The latest battleground for cloud marketing wars: Newspapers

Cloud marketing has hit mainstream publications like the New York Times and Wall Street Journal

Open up your morning New York Times or Wall Street Journal and you may see the latest ad from a cloud computing company praising the virtues of their services.

It's the latest push by some vendors, including VMware, IBM and Pivotal, and it's coming with some snarky fallout too.

Technology companies have long taken to traditional media outlets to pitch their products, but in recent weeks the back and forth between competitors seems to have ramped up.

On the day that VMware and EMC launched Cloud Foundry, an open source platform as a service product, the company took out a full-page ad in the Wall Street Journal announcing the move, which you can see here:

Just a few weeks later Red Hat decided that it too needed to get its cloud platform out in front of the general public and took out full-page ads in the both the New York Times and Wall Street Journal. Here's a photo of that ad from Twitter user @smaffulli

All this follows up what some in the industry called a ridiculous advertising campaign by IBM. At the recent Amazon Web Services re:Invent conference, IBM bought banner ads that were plastered on busses driving around Las Vegas. Alex Williams over at Tech Crunch has his review of the move in a story titled "Short shorts and long buses: Amazon cloud competitors look a bit foolish at AWS conference." The ridiculous part of it is not that IBM is advertising in the front yard of AWS, but that the ads claim that IBM's SoftLayer businesses hosts more websites like AWS. Cloud Chronicles questions the math behind that one...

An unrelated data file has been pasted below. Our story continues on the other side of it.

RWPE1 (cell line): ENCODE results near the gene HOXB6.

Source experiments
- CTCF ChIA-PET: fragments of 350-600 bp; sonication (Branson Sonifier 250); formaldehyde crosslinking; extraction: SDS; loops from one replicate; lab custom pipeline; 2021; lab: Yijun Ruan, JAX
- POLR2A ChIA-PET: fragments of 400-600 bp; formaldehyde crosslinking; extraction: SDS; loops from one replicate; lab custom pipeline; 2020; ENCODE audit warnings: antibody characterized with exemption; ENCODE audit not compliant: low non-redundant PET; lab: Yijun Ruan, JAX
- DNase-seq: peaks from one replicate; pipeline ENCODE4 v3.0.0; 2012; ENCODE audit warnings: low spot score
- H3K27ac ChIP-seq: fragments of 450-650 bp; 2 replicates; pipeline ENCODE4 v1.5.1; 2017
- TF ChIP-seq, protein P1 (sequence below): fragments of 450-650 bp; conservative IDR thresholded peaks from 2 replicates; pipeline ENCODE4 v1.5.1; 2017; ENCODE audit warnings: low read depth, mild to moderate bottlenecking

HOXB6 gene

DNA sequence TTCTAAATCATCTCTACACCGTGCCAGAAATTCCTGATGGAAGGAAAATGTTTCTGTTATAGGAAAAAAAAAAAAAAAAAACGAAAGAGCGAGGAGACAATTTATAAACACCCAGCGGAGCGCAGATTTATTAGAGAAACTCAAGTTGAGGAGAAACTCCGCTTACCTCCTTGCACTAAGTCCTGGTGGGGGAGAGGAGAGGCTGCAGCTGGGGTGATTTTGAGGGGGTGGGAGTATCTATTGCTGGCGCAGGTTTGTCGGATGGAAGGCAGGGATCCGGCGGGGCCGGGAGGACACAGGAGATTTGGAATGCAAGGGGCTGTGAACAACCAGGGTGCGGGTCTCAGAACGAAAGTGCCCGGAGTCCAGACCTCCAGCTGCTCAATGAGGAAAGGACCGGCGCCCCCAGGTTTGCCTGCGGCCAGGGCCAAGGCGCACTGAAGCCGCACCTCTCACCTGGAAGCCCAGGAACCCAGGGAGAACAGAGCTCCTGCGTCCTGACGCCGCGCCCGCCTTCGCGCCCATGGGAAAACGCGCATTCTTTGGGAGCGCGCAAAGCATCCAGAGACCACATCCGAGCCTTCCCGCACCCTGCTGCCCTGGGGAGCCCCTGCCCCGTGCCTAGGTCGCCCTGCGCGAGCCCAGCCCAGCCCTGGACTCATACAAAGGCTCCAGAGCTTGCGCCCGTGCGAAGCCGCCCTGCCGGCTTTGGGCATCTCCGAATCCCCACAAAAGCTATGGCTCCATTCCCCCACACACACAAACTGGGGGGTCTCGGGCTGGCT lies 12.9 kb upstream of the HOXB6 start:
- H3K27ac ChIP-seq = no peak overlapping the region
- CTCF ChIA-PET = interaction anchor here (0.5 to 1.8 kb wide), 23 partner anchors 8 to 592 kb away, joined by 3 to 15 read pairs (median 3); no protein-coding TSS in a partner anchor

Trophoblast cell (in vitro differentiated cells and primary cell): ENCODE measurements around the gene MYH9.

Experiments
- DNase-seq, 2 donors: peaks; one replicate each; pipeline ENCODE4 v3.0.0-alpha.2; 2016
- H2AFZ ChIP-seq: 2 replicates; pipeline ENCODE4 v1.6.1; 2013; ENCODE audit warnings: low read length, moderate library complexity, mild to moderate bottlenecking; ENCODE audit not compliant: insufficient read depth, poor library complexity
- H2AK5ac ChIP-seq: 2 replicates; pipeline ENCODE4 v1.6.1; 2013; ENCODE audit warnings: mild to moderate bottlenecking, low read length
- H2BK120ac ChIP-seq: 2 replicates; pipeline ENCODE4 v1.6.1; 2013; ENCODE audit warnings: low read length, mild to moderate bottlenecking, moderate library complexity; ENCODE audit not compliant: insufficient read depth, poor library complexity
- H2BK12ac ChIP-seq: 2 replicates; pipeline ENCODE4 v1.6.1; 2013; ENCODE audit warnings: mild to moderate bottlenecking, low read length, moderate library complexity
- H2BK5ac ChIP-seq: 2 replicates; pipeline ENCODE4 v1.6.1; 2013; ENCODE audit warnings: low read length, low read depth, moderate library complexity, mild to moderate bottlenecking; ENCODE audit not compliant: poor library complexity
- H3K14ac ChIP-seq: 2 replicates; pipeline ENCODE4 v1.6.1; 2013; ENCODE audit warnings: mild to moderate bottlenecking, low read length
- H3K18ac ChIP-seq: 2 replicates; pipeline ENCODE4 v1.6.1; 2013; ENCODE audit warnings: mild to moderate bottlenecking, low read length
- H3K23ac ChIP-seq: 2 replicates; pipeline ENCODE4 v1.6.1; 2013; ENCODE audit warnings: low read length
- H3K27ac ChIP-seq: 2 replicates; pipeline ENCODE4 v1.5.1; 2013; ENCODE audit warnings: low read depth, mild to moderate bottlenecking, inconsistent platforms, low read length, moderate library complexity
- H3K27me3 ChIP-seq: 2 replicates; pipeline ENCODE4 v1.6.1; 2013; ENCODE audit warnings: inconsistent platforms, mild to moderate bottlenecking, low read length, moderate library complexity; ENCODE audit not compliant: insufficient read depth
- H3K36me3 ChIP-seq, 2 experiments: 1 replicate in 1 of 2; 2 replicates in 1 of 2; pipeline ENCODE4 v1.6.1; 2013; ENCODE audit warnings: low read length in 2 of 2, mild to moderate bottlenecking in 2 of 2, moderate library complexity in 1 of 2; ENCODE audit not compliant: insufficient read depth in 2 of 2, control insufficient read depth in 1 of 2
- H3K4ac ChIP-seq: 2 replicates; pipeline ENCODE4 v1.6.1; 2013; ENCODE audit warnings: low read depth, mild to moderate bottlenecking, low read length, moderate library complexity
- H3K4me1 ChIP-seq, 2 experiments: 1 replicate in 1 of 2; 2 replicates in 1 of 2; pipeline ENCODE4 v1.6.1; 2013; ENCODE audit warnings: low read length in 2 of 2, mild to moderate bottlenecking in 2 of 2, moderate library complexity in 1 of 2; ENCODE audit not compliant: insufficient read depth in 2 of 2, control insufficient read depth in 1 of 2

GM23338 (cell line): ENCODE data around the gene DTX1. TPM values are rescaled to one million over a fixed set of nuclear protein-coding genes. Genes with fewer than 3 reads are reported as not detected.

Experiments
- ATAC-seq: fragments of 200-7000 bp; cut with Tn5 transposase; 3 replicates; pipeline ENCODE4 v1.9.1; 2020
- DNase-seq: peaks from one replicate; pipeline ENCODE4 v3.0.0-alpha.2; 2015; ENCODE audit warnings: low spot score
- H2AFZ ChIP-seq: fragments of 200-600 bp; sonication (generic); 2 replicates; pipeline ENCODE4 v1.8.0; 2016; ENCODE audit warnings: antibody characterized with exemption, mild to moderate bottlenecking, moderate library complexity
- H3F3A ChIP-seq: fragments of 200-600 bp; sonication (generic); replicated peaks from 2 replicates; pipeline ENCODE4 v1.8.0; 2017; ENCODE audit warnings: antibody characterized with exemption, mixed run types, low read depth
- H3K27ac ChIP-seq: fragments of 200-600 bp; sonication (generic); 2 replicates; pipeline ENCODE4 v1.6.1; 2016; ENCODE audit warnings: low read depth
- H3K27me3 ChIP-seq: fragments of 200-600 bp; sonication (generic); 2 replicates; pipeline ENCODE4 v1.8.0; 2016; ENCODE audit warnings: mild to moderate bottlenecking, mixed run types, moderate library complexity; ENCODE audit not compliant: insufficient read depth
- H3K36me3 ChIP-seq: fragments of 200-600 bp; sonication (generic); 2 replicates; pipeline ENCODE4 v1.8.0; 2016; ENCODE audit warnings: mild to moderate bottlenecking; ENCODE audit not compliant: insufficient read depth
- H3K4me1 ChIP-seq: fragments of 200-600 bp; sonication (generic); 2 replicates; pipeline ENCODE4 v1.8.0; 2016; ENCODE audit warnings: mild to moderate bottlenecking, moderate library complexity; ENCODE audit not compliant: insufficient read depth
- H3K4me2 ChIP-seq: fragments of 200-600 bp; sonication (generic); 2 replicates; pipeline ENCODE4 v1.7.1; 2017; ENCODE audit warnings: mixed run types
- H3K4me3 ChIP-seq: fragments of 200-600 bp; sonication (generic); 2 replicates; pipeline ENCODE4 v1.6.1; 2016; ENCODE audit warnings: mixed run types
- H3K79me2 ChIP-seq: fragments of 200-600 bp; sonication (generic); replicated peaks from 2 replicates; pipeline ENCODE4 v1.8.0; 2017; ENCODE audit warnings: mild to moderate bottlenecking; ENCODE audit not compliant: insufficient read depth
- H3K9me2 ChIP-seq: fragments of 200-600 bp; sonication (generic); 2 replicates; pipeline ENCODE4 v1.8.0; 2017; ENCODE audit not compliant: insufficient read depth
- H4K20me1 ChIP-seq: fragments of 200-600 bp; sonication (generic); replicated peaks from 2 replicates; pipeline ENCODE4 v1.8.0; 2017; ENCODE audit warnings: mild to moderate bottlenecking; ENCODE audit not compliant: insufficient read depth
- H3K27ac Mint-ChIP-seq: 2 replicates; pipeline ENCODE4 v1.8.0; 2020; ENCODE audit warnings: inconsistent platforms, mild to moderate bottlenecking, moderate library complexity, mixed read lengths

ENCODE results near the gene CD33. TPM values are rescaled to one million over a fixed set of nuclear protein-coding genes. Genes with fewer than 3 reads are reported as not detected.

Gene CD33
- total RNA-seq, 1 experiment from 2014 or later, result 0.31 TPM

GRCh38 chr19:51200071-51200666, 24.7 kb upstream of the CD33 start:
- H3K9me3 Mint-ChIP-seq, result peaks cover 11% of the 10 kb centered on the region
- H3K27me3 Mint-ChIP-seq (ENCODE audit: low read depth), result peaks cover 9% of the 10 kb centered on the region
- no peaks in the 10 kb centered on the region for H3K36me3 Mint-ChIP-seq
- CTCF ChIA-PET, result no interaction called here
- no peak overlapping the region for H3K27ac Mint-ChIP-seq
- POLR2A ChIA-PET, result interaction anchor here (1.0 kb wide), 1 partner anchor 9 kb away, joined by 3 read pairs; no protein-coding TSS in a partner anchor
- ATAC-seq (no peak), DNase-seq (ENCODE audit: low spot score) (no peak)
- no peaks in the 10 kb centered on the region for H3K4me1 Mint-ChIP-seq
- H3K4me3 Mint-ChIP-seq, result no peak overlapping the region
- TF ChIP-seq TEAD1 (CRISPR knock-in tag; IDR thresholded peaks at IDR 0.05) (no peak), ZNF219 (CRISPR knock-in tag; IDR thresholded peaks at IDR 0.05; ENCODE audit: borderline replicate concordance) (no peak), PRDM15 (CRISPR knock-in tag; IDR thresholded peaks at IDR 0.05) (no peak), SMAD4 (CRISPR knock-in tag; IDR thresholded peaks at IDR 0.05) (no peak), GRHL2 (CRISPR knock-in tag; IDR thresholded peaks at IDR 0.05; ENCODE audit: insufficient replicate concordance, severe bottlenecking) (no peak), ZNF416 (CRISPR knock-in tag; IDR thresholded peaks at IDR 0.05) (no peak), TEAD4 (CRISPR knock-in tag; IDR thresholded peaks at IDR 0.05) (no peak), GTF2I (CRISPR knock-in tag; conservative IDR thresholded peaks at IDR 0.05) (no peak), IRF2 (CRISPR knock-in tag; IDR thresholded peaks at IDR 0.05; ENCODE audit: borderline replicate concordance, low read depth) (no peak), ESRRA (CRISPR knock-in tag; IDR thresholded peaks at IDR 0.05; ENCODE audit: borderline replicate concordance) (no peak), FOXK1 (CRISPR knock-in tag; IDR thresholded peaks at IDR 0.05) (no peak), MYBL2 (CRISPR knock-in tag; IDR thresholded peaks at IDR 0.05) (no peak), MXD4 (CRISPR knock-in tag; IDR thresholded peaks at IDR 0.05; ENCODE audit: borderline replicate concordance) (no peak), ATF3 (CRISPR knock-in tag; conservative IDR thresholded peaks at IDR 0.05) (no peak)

AWS, which as a company usually does not engage in commenting on competitors, even shot back at its show when Andy Jassy, the AWS Chief, called out IBM at the re:Invent keynote.

The Cloud Foundry and OpenShift backers got into a somewhat heated exchange on Twitter as well.

This all raises a question, in my mind: Does the general public know what the cloud, and specifically PaaS is enough that expensive ads in the nation's leading newspapers is worth it? Heck, most technologists probably don't know what PaaS is. So what's the idea behind a major advertising push by Pivotal and Red Hat for their PaaS offerings?

I think tech companies like Pivotal, IBM and Red Hat all want to be seen as the leaders of next-generation technology. So even if more than 95% of the people who see those ads know what they mean, Red Hat and others are going to mainstream publications hoping readers think, "Oh look, Red Hat is working on technology of the future." 

Senior Writer Brandon Butler covers cloud computing for Network World and He can be reached at and found on Twitter at @BButlerNWW.

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